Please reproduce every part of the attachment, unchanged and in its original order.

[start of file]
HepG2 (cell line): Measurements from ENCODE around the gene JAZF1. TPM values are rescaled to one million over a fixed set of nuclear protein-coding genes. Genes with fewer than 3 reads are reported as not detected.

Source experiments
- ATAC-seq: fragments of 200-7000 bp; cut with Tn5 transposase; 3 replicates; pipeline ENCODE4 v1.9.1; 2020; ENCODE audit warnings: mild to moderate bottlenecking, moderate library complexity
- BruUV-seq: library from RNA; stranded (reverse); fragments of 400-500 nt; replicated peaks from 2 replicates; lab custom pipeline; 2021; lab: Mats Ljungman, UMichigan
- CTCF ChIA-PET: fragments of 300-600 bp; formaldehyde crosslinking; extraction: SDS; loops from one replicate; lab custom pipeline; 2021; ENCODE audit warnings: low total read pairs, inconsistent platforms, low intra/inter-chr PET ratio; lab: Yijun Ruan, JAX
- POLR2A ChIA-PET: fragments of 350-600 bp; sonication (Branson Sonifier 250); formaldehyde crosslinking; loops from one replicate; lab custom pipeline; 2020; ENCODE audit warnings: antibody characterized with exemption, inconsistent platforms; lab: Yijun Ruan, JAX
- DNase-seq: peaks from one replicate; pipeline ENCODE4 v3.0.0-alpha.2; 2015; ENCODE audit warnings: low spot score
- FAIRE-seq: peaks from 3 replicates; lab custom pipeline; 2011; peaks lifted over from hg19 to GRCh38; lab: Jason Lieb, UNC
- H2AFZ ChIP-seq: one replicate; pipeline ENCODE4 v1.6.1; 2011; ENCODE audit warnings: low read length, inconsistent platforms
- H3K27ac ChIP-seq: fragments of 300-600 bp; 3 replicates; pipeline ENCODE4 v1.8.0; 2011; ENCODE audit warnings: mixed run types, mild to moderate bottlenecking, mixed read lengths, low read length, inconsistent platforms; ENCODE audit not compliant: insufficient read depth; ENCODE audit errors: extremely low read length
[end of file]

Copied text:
HepG2 (cell line): Measurements from ENCODE around the gene JAZF1. TPM values are rescaled to one million over a fixed set of nuclear protein-coding genes. Genes with fewer than 3 reads are reported as not detected.

Source experiments
- ATAC-seq: fragments of 200-7000 bp; cut with Tn5 transposase; 3 replicates; pipeline ENCODE4 v1.9.1; 2020; ENCODE audit warnings: mild to moderate bottlenecking, moderate library complexity
- BruUV-seq: library from RNA; stranded (reverse); fragments of 400-500 nt; replicated peaks from 2 replicates; lab custom pipeline; 2021; lab: Mats Ljungman, UMichigan
- CTCF ChIA-PET: fragments of 300-600 bp; formaldehyde crosslinking; extraction: SDS; loops from one replicate; lab custom pipeline; 2021; ENCODE audit warnings: low total read pairs, inconsistent platforms, low intra/inter-chr PET ratio; lab: Yijun Ruan, JAX
- POLR2A ChIA-PET: fragments of 350-600 bp; sonication (Branson Sonifier 250); formaldehyde crosslinking; loops from one replicate; lab custom pipeline; 2020; ENCODE audit warnings: antibody characterized with exemption, inconsistent platforms; lab: Yijun Ruan, JAX
- DNase-seq: peaks from one replicate; pipeline ENCODE4 v3.0.0-alpha.2; 2015; ENCODE audit warnings: low spot score
- FAIRE-seq: peaks from 3 replicates; lab custom pipeline; 2011; peaks lifted over from hg19 to GRCh38; lab: Jason Lieb, UNC
- H2AFZ ChIP-seq: one replicate; pipeline ENCODE4 v1.6.1; 2011; ENCODE audit warnings: low read length, inconsistent platforms
- H3K27ac ChIP-seq: fragments of 300-600 bp; 3 replicates; pipeline ENCODE4 v1.8.0; 2011; ENCODE audit warnings: mixed run types, mild to moderate bottlenecking, mixed read lengths, low read length, inconsistent platforms; ENCODE audit not compliant: insufficient read depth; ENCODE audit errors: extremely low read length